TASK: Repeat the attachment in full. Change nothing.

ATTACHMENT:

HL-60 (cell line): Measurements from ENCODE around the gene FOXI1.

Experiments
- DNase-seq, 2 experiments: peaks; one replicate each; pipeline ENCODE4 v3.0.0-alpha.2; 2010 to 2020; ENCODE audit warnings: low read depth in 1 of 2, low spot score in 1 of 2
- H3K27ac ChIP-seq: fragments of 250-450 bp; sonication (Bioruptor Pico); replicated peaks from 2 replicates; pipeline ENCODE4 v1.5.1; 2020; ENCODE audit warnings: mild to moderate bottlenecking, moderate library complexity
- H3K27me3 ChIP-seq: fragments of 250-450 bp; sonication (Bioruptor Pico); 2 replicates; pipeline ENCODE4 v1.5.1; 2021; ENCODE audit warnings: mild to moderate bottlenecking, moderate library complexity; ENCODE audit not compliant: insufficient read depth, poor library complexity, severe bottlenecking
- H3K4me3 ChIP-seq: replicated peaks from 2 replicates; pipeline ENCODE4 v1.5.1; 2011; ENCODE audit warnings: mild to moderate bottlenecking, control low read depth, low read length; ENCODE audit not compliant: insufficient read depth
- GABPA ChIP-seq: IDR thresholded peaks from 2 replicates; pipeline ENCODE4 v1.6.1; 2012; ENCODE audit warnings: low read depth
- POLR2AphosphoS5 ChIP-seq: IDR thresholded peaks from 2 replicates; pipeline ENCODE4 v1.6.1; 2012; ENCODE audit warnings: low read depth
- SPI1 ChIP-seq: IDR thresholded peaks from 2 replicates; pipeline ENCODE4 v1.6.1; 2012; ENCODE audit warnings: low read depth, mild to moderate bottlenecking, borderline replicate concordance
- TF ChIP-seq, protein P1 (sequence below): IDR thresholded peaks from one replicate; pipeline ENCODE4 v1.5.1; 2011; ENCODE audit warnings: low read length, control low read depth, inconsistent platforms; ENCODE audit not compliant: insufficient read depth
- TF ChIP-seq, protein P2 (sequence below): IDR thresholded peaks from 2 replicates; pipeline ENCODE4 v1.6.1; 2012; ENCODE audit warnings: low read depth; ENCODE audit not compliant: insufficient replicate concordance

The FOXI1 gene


HL-60 (cell line): Measurements from ENCODE around the gene FOXI1.

Experiments
- DNase-seq, 2 experiments: peaks; one replicate each; pipeline ENCODE4 v3.0.0-alpha.2; 2010 to 2020; ENCODE audit warnings: low read depth in 1 of 2, low spot score in 1 of 2
- H3K27ac ChIP-seq: fragments of 250-450 bp; sonication (Bioruptor Pico); replicated peaks from 2 replicates; pipeline ENCODE4 v1.5.1; 2020; ENCODE audit warnings: mild to moderate bottlenecking, moderate library complexity
- H3K27me3 ChIP-seq: fragments of 250-450 bp; sonication (Bioruptor Pico); 2 replicates; pipeline ENCODE4 v1.5.1; 2021; ENCODE audit warnings: mild to moderate bottlenecking, moderate library complexity; ENCODE audit not compliant: insufficient read depth, poor library complexity, severe bottlenecking
- H3K4me3 ChIP-seq: replicated peaks from 2 replicates; pipeline ENCODE4 v1.5.1; 2011; ENCODE audit warnings: mild to moderate bottlenecking, control low read depth, low read length; ENCODE audit not compliant: insufficient read depth
- GABPA ChIP-seq: IDR thresholded peaks from 2 replicates; pipeline ENCODE4 v1.6.1; 2012; ENCODE audit warnings: low read depth
- POLR2AphosphoS5 ChIP-seq: IDR thresholded peaks from 2 replicates; pipeline ENCODE4 v1.6.1; 2012; ENCODE audit warnings: low read depth
- SPI1 ChIP-seq: IDR thresholded peaks from 2 replicates; pipeline ENCODE4 v1.6.1; 2012; ENCODE audit warnings: low read depth, mild to moderate bottlenecking, borderline replicate concordance
- TF ChIP-seq, protein P1 (sequence below): IDR thresholded peaks from one replicate; pipeline ENCODE4 v1.5.1; 2011; ENCODE audit warnings: low read length, control low read depth, inconsistent platforms; ENCODE audit not compliant: insufficient read depth
- TF ChIP-seq, protein P2 (sequence below): IDR thresholded peaks from 2 replicates; pipeline ENCODE4 v1.6.1; 2012; ENCODE audit warnings: low read depth; ENCODE audit not compliant: insufficient replicate concordance

The FOXI1 gene